Dr. Bruce J. Nicholson was born and raised in Australia, where he stayed until his journey through academia took him coast to coast in America. Although he now resides in Texas as a professor and chair of the Department of Biochemistry at UT Health San Antonio, he began his academic journey at the University of Queensland. While in Australia, Dr. Nicholson studied biochemistry, but it was his love for neuroscience that led him across the pond to California to pursue his Ph.D.
There were quite a few speed bumps on the road to America. For most students, the hard part of going to graduate school is finding a school that they like, and being accepted by that school. For Dr. Nicholson this was not the case. When applying to graduate programs that interested him, he passed the acceptance criteria at The University of California, Los Angeles (UCLA) and The University of California at San Francisco (UCSF), but the schools did not provide any financial aid to international students. Another professor that he directly reached out to at Harvard welcomed Nicholson to his lab, but he informed Dr. Nicholson that he was moving to UCSF, the school he had already been told could provide no aid!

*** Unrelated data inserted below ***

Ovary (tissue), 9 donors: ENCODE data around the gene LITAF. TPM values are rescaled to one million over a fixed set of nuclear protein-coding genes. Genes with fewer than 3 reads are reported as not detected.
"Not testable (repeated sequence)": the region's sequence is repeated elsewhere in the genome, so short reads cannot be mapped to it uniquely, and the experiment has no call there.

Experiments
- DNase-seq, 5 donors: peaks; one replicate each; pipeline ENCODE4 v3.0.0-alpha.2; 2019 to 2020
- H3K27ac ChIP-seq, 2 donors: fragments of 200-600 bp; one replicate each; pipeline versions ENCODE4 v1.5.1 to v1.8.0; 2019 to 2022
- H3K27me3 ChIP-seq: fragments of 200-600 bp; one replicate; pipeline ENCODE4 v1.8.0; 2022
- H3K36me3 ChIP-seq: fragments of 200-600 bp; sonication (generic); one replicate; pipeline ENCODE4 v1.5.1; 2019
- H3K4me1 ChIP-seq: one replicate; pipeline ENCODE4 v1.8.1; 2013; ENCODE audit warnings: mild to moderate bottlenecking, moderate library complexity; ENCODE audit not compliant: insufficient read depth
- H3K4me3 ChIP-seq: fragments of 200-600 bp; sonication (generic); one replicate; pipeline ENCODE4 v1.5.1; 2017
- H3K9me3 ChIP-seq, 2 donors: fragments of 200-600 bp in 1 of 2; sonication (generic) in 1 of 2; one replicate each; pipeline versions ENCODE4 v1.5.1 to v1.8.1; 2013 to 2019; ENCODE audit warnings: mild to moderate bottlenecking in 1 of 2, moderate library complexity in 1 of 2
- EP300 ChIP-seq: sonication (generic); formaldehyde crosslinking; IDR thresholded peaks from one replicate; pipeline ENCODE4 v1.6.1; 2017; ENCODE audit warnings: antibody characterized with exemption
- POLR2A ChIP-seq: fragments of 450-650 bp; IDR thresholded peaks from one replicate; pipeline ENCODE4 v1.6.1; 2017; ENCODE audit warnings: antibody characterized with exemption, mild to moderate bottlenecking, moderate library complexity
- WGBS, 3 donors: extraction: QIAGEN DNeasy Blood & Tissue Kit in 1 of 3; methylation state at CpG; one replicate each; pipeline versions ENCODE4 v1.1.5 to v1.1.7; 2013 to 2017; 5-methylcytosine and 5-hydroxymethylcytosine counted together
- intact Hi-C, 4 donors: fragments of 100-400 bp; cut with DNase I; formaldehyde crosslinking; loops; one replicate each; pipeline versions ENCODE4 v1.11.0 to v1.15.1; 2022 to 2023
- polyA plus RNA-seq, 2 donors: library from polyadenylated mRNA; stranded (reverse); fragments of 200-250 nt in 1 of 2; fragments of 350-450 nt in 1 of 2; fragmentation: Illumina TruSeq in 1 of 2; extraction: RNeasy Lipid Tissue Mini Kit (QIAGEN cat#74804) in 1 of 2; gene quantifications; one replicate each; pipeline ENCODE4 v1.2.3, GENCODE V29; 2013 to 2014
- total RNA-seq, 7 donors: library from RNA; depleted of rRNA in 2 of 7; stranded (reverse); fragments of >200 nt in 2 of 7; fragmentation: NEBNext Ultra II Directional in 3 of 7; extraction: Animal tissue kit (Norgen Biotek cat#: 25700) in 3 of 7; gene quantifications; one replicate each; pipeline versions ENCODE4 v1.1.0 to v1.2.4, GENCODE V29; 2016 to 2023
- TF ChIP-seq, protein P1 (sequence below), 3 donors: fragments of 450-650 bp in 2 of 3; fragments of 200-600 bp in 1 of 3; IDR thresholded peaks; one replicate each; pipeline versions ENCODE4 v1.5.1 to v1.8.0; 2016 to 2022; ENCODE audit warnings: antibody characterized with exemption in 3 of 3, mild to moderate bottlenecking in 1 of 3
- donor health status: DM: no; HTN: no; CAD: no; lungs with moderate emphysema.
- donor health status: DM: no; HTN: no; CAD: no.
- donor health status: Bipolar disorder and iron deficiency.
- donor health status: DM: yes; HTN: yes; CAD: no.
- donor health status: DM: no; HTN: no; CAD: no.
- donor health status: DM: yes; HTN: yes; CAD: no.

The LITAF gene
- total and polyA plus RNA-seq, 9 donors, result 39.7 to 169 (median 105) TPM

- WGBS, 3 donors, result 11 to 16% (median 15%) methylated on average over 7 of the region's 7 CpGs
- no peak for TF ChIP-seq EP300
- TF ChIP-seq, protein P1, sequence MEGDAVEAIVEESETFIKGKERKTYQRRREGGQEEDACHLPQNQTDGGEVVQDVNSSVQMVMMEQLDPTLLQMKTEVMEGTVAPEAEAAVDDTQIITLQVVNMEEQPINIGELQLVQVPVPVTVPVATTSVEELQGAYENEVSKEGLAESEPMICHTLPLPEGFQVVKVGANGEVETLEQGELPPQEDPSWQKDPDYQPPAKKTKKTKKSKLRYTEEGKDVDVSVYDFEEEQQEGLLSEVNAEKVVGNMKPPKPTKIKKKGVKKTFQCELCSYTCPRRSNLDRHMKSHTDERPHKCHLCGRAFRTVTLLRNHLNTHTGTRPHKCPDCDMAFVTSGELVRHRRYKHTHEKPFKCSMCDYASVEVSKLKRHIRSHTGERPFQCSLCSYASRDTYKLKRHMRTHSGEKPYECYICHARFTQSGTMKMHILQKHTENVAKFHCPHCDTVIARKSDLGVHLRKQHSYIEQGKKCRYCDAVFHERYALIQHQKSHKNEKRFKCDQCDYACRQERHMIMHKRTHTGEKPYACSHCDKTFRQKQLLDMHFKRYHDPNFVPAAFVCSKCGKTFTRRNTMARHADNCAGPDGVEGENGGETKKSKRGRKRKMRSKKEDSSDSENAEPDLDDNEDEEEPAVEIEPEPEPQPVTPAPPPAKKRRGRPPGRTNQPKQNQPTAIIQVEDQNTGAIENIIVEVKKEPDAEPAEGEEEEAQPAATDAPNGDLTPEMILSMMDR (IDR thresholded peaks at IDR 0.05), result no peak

After hearing from his brother—an an astrophysicist then at the California Institute of Technology or Caltech—that his school might have, “a decent Biology Department,” that became his final choice for pursuing his doctorate in neuroscience. “I liked molecular neuroscience because it was a new enough field, at the time, that there was room to grow,” but still enough information to see the potential of the specialty. Dr. Nicholson explained that it was really the chemistry of biological processes that interested him, which is how he utilized his biochemistry background to break into the field of neuroscience.
The bumps on the road to graduate school turned into mountains once it was time for Dr. Nicholson to find a mentor to do his Ph.D.
“I always tell graduate students not to worry too much about who their mentor is going to be, I got my fifth choice, and it worked out pretty well for me” he said.
After trying a faculty member who had not yet set up his lab, another who was denied tenure and leaving, and yet another who proved to have a difficult personality, the principle investigator of the last lab that seemed to be perfect, drowned the weekend before Dr. Nicholson was to interview with him.
This left Dr. Nicholson to his fifth choice professor, Dr. Jean-Paul Revel, the man who ultimately became his mentor and the person to shift his attention from traditional chemical synapses to the electrical synapses of gap junctions—a field he still currently studies here at UT Health San Antonio.